The improved mechanism of the present invention, in its various possible embodiments, provides a particularly desirable combination of advantages. Specifically, the filter system of the present invention provides a means of quickly and easily removing and installing a filter cartridge in a purification system, thus reducing recurrent filter attachment hardware costs, and downtime due to reattachment of filters. The present invention provides a simpler design, allowing quicker installation. By providing a quicker means of installation, the exposure of operators to any harmful environmental conditions is reduced.
Furthermore, the design of the coupling collar provides a latch delatch component as well as a deflector of fluid. Specifically, the angular design of the collar reduces erosion of any treatment applied to the filter cartridge by redirecting the flow of fluid.
In addition, when the preferred latch/delatch tool is used, replacement of filter cartridges in a purification system is made more efficient, less costly, and less labor intensive by providing a means of mechanically changing filter cartridges. The resulting benefits from the present invention include increased reliability of individual filter systems within a purification system, as well as decreased down time of the power plant due to a reduction in the frequency of malfunction of the filter connections, as well as an increased ability to backwash the filters and thus renew their ability to purify fluid. The increased attachment reliability during backwashing allows for treating or coating the filter cartridge to remove particles, while preventing the treatment, typically a resin, from fouling the power plant. The increased reliability and quicker, more efficient replacement increases the efficiency of power generating plants, and reduces operational costs.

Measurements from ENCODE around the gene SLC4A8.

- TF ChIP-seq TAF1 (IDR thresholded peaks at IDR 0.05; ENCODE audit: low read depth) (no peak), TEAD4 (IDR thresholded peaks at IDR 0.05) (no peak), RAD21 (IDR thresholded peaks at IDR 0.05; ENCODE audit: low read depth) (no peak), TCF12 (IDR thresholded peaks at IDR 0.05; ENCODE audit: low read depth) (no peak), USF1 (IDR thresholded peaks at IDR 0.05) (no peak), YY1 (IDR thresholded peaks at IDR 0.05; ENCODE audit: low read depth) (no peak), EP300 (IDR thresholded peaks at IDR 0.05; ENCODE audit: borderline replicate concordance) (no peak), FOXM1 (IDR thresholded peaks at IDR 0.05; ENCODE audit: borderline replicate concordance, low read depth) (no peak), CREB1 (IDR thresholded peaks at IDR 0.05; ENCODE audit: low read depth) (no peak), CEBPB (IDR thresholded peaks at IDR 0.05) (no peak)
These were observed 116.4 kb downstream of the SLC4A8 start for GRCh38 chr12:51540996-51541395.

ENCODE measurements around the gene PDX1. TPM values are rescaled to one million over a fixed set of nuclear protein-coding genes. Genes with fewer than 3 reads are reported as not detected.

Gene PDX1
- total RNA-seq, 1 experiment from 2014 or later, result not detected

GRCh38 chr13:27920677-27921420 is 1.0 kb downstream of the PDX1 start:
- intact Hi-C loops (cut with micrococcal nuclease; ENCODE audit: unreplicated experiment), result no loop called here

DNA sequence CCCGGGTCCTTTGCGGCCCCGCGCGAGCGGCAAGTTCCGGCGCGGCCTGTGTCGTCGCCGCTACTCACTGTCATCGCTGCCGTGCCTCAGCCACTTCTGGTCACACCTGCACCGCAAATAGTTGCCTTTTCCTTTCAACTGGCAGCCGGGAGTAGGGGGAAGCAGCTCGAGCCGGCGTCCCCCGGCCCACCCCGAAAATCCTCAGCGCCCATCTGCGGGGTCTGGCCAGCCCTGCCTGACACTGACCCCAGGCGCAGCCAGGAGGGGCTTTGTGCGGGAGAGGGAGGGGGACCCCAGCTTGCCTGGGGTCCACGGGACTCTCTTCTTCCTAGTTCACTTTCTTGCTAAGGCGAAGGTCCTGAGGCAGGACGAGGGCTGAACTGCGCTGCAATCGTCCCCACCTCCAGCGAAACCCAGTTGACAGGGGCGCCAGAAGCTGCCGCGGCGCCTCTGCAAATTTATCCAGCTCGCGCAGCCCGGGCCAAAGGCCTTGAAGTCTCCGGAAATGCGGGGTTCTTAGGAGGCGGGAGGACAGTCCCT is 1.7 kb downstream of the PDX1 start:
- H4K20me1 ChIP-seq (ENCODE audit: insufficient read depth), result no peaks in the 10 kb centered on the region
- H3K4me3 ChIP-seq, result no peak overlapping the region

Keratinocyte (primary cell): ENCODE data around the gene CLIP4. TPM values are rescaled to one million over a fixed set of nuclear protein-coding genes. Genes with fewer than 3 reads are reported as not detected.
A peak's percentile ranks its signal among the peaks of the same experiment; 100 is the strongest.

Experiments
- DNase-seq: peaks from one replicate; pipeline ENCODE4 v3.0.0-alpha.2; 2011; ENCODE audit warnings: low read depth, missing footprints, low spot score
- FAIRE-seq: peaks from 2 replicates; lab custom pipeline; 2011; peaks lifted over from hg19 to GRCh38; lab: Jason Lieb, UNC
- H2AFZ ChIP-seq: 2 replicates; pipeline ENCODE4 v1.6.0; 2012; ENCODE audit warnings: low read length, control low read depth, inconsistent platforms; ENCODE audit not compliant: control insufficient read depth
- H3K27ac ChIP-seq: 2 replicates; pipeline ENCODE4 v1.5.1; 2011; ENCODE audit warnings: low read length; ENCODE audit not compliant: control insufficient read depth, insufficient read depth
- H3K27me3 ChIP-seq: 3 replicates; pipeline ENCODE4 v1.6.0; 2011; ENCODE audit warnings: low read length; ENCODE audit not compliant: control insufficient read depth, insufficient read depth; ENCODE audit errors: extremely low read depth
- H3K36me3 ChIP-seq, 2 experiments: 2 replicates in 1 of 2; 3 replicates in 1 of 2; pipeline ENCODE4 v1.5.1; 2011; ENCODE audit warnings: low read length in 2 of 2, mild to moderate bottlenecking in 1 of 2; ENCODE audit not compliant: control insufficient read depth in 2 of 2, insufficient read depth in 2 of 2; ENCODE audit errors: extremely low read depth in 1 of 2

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|U.S. Classification||210/167.31, 210/232, 285/316, 210/238, 210/323.1, 210/340, 285/921, 165/119|
|Cooperative Classification||Y10S285/921, F16L37/23, B01D2201/4023|
|Jan 16, 1997||AS||Assignment|
Owner name: FIL-TECH CORPORATION, MARYLAND
Free format text: ASSIGNMENT OF ASSIGNORS INTEREST;ASSIGNOR:BLOMQUIST, ROBERT J.;REEL/FRAME:008308/0570
Effective date: 19961030
|Sep 13, 2002||FPAY||Fee payment|
Year of fee payment: 4
|Sep 23, 2002||AS||Assignment|
Owner name: HUNTLEY & ASSOCIATES, L.L.C., DELAWARE
Free format text: ASSIGNMENT OF ASSIGNORS INTEREST;ASSIGNOR:FIL-TECH CORPORATION;REEL/FRAME:013305/0383
Effective date: 20020909
|Oct 4, 2006||REMI||Maintenance fee reminder mailed|
|Mar 16, 2007||LAPS||Lapse for failure to pay maintenance fees|
|May 15, 2007||FP||Expired due to failure to pay maintenance fee|
Effective date: 20070316